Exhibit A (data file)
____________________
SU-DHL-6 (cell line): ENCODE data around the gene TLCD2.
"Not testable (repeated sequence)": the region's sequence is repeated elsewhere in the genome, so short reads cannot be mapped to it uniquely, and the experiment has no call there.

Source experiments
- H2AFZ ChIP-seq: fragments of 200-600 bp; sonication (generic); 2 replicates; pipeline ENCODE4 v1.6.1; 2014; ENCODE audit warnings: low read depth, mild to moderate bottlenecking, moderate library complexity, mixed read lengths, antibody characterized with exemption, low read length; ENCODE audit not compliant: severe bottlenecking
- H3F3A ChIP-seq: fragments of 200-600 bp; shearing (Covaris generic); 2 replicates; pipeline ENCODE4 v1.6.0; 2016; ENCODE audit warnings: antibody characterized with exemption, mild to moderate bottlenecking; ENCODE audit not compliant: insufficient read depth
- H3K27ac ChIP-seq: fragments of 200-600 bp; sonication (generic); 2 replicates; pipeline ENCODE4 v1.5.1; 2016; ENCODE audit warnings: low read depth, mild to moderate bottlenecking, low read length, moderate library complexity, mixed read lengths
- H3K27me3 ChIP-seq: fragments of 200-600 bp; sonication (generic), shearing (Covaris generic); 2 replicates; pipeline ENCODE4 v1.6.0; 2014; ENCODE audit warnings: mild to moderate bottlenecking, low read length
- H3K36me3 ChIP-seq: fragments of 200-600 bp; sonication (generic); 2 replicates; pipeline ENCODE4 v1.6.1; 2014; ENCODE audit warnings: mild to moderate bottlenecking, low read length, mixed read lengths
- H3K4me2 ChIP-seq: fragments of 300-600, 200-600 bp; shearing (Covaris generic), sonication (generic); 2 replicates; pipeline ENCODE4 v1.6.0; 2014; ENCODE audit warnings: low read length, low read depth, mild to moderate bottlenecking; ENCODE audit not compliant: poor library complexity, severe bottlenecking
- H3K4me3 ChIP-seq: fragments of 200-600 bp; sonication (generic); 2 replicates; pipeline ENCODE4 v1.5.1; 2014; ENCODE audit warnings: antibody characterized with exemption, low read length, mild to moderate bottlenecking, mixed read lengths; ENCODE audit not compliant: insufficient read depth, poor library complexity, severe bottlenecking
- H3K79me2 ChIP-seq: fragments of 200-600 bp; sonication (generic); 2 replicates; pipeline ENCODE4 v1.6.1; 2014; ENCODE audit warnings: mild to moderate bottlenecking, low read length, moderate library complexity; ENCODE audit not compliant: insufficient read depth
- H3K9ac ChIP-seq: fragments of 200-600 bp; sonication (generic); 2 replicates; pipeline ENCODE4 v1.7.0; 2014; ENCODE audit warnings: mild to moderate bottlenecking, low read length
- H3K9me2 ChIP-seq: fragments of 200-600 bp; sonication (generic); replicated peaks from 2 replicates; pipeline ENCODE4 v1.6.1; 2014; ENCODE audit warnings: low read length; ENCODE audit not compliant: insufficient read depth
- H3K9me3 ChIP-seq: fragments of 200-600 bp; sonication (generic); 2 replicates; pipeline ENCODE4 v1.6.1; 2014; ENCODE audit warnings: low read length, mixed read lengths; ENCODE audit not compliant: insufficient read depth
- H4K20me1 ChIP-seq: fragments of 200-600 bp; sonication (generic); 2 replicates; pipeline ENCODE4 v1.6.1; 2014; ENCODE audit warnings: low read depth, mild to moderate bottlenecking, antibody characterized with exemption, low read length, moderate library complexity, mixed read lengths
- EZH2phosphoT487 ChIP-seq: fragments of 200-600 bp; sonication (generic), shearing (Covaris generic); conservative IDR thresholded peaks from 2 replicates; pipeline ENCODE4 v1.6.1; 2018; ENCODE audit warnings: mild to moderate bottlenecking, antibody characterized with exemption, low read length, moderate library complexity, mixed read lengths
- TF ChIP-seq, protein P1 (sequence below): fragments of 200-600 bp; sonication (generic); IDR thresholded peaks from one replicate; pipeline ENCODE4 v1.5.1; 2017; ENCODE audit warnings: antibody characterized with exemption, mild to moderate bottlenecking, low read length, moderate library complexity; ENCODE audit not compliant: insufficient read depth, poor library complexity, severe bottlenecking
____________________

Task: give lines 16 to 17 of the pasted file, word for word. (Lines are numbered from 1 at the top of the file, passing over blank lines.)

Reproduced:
- EZH2phosphoT487 ChIP-seq: fragments of 200-600 bp; sonication (generic), shearing (Covaris generic); conservative IDR thresholded peaks from 2 replicates; pipeline ENCODE4 v1.6.1; 2018; ENCODE audit warnings: mild to moderate bottlenecking, antibody characterized with exemption, low read length, moderate library complexity, mixed read lengths
- TF ChIP-seq, protein P1 (sequence below): fragments of 200-600 bp; sonication (generic); IDR thresholded peaks from one replicate; pipeline ENCODE4 v1.5.1; 2017; ENCODE audit warnings: antibody characterized with exemption, mild to moderate bottlenecking, low read length, moderate library complexity; ENCODE audit not compliant: insufficient read depth, poor library complexity, severe bottlenecking